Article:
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Secretary of State of Washington

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The Secretary of State of Washington is one of the elected constitutional officers of the U.S. state of Washington. The duties of the office are specified in Article III, Section 17 of the Washington State Constitution and Chapter 43.07 of the Revised Code of Washington. The Secretary of State is second (behind the Lieutenant Governor) in the line of succession to the office of Governor of Washington.[1] There have been 15 Secretaries of State since Washington became a state.

Office of the Secretary of State
Agency overview
HeadquartersOlympia, Washington, United States
Annual budget$25,260,000
(2017-2019 biennium)
Agency executive
Websitesos.wa.gov

The current Secretary of State is Kim Wyman.

QualificationsEdit

To hold office as secretary of state, a person must be a United States citizen registered to vote in the state of Washington, provide a $10,000 surety bond to the state conditioned on faithful execution of the duties of office, and reside in the city of Olympia, Washington by the time of inauguration (only the Governor of Washington and secretary of state are constitutionally required to live in the state capital city).

DutiesEdit

Keeper of the SealEdit

The Secretary of State is the keeper of the Seal of Washington, and is responsible for regulating its use, affixing it to commissions, pardons, and other documents to which the signature of the Governor is required, and filing and attesting to official acts of the Legislature and Governor.[2][3]

The secretary has additional duties related to the curating of state heraldry, honors, and regalia. He or she is an ex officio non-voting member of the committees for the Washington Medal of Valor and the Washington Medal of Merit,[4][5] and is responsible for regulating the use of the Washington State Flag.[6]

Elections OversightEdit

The office of the secretary is, generally, responsible for oversight of elections (individual county auditors manage candidate registration, ballot preparation, polling, and canvassing), principally by accrediting the balloting procedures used by each county, certifying the results of elections, verifying petition signatures used to qualify initiatives and referenda, and distributing the state voter's pamphlet and official notice of elections advertisements. (Lobbying and campaign finance issues are separately regulated by the Washington State Public Disclosure Commission.[7])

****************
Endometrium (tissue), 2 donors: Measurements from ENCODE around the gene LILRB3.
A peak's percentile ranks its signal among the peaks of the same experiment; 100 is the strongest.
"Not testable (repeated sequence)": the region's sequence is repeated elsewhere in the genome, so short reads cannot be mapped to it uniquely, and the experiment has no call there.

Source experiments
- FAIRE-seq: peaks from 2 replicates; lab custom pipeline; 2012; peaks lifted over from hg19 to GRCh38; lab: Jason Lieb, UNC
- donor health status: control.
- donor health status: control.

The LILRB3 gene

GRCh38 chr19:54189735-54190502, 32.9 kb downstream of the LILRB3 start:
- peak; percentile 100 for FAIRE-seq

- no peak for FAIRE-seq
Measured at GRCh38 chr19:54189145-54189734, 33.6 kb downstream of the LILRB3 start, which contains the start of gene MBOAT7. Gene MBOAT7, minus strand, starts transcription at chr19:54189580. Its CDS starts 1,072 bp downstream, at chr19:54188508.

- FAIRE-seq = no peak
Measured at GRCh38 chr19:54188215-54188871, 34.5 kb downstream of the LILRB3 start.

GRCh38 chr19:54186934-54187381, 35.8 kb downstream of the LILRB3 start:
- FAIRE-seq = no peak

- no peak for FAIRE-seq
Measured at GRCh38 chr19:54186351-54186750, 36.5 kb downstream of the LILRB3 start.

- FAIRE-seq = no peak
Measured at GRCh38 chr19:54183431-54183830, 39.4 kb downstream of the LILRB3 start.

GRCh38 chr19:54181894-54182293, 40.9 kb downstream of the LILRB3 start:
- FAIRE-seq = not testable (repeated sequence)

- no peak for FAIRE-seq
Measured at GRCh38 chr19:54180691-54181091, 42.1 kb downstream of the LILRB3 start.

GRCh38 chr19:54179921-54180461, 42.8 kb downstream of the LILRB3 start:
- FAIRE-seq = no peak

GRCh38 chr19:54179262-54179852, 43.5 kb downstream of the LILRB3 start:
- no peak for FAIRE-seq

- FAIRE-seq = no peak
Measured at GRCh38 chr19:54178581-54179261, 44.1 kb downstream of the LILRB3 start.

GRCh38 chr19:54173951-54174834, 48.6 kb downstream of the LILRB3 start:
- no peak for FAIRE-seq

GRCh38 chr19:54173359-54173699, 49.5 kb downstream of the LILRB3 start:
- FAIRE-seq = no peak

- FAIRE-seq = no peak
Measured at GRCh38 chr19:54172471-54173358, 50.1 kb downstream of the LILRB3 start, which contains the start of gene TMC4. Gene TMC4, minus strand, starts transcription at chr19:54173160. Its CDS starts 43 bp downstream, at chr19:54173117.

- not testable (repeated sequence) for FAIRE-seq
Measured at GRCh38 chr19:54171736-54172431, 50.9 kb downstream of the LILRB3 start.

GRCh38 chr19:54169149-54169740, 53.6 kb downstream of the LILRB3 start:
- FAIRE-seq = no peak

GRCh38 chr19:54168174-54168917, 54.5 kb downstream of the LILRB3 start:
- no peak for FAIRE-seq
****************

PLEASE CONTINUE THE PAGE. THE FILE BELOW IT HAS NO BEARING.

Registrar of CorporationsEdit

The Corporations Division of the Office of the Secretary of State[8] is responsible for registering limited partnerships, limited liability partnerships, corporations, and limited liability companies.[9] The Secretary also regulates charities and charitable trusts,[10] including registering individuals, organizations and commercial fundraisers involved in charitable solicitations.

Miscellaneous DutiesEdit

A variety of miscellaneous duties have been assigned to the secretary of state through statute, including coordination of the state's Address Confidentiality Program,[11] management of the Washington State Library and Washington State Archives,[12] and chairing the Washington State Productivity Board.

List of Washington Secretaries of StateEdit

The State of Washington has had a total of fifteen Secretaries of State:[13]

# Name Term Party
1 Allan Weir 1890–1893 Republican
2 James Price 1893–1897 Republican
3 Will Jenkins 1897–1901 Populist
4 Samuel Nichols 1901–1909 Republican
5 Ithamar Howell 1909–1920 Republican
6 Jay Hinkle 1920–1933 Republican
7 Ernest Hutchinson 1933–1938 Democratic
8 Belle Reeves 1938–1948 Democratic
9 Earl Coe 1948–1957 Democratic
10 Vic Meyers 1957–1965 Democratic
11 Lud Kramer 1965–1975 Republican
12 Bruce Chapman 1975–1981 Republican
13 Ralph Munro 1981–2001 Republican
14 Sam Reed 2001–2013 Republican
15 Kim Wyman 2013–present Republican

See alsoEdit

ReferencesEdit

  1. ^ "Washington State Constitution". Washington State Legislature. Retrieved August 23, 2019.
  2. ^ About the Office of Secretary of State of Washington
  3. ^ The Washington State Seal
  4. ^ Laws Regarding the Washington State Medal of Valor
  5. ^ Laws Regarding the Washington State Medal of Merit
  6. ^ Washington Secretary of State, State Flag page
  7. ^ Washington State Public Disclosure Commission homepage Archived 2008-09-13 at the Wayback Machine
  8. ^ Washington Secretary of State Corporations Division page
  9. ^ Comparison of business structures, from the Office of the Washington Secretary of State
  10. ^ Washington Secretary of State, Charities & Trusts Division
  11. ^ Washington State Address Confidentiality Program
  12. ^ Washington State Archives
  13. ^ "Washington's Secretaries of State - Past and Present". Sos.wa.gov. Retrieved 2012-01-06.

External linksEdit